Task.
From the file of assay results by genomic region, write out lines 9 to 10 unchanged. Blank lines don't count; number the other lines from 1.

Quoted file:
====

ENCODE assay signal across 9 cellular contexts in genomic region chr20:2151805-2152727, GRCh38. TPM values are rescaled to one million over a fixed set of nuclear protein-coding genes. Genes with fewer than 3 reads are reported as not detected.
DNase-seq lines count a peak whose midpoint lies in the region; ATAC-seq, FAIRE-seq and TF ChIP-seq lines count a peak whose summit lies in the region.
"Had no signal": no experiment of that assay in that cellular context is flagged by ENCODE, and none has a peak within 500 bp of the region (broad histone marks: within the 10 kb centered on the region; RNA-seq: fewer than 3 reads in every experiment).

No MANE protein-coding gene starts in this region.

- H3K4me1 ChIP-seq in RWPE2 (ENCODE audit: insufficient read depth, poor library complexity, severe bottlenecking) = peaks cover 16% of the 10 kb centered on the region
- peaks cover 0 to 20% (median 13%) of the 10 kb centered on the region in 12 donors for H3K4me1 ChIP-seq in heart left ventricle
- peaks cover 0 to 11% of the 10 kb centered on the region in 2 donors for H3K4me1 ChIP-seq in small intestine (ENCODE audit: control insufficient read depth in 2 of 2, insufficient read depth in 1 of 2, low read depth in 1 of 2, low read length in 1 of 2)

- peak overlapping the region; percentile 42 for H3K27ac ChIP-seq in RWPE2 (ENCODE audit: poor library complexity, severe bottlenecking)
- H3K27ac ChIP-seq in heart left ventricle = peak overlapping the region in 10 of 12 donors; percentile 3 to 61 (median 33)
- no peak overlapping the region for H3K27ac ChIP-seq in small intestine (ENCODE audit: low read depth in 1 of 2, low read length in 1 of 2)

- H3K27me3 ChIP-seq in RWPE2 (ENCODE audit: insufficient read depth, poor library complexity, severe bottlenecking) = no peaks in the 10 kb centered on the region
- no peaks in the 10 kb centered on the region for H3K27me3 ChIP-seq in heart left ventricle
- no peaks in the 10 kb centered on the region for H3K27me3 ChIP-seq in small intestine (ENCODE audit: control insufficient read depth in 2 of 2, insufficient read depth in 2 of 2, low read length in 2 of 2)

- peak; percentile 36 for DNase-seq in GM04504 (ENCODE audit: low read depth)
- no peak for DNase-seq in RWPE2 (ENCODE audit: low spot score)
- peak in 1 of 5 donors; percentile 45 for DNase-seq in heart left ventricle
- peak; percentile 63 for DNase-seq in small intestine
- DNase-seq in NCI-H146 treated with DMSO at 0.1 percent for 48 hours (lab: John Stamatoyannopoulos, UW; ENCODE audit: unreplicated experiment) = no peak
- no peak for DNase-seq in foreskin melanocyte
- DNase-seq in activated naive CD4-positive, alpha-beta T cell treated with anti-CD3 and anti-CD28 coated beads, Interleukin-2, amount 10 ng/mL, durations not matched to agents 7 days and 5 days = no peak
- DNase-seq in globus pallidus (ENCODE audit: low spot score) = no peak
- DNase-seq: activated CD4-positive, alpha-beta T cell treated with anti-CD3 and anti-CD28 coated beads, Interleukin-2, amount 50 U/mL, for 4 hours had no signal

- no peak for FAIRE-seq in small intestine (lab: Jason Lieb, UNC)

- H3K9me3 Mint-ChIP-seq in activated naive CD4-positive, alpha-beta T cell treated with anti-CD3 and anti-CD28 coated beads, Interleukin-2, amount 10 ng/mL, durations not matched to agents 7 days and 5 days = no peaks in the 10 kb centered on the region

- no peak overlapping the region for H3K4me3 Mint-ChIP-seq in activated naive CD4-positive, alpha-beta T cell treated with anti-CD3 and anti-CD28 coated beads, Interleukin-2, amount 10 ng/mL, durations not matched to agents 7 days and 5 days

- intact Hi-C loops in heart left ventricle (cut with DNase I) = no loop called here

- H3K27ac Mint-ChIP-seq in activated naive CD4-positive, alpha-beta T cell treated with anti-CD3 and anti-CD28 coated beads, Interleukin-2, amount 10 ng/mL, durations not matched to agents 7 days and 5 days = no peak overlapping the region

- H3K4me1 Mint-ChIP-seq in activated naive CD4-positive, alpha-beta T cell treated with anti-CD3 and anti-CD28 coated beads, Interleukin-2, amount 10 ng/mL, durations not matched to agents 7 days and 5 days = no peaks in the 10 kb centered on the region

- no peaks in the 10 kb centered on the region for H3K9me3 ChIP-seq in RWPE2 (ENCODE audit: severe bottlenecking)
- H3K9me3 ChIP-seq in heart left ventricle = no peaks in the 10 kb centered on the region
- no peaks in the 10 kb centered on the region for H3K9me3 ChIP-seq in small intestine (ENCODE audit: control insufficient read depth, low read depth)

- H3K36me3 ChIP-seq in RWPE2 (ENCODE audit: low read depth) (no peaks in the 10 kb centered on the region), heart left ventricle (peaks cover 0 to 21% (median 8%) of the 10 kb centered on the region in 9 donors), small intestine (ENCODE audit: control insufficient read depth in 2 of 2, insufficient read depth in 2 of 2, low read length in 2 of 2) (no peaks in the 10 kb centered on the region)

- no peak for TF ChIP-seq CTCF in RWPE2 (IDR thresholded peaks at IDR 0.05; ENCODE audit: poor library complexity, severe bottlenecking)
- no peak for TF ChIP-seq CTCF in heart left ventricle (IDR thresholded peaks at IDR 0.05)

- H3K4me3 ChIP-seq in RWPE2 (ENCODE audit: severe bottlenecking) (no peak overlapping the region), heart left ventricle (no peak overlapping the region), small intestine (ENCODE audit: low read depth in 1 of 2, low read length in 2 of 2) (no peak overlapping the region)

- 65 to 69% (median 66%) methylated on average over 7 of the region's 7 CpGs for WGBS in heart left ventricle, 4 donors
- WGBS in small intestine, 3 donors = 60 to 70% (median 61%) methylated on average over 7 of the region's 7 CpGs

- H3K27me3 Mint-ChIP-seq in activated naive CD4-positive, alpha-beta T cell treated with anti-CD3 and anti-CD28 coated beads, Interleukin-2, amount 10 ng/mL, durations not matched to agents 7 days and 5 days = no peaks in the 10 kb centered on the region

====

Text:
- H3K27ac ChIP-seq in heart left ventricle = peak overlapping the region in 10 of 12 donors; percentile 3 to 61 (median 33)
- no peak overlapping the region for H3K27ac ChIP-seq in small intestine (ENCODE audit: low read depth in 1 of 2, low read length in 1 of 2)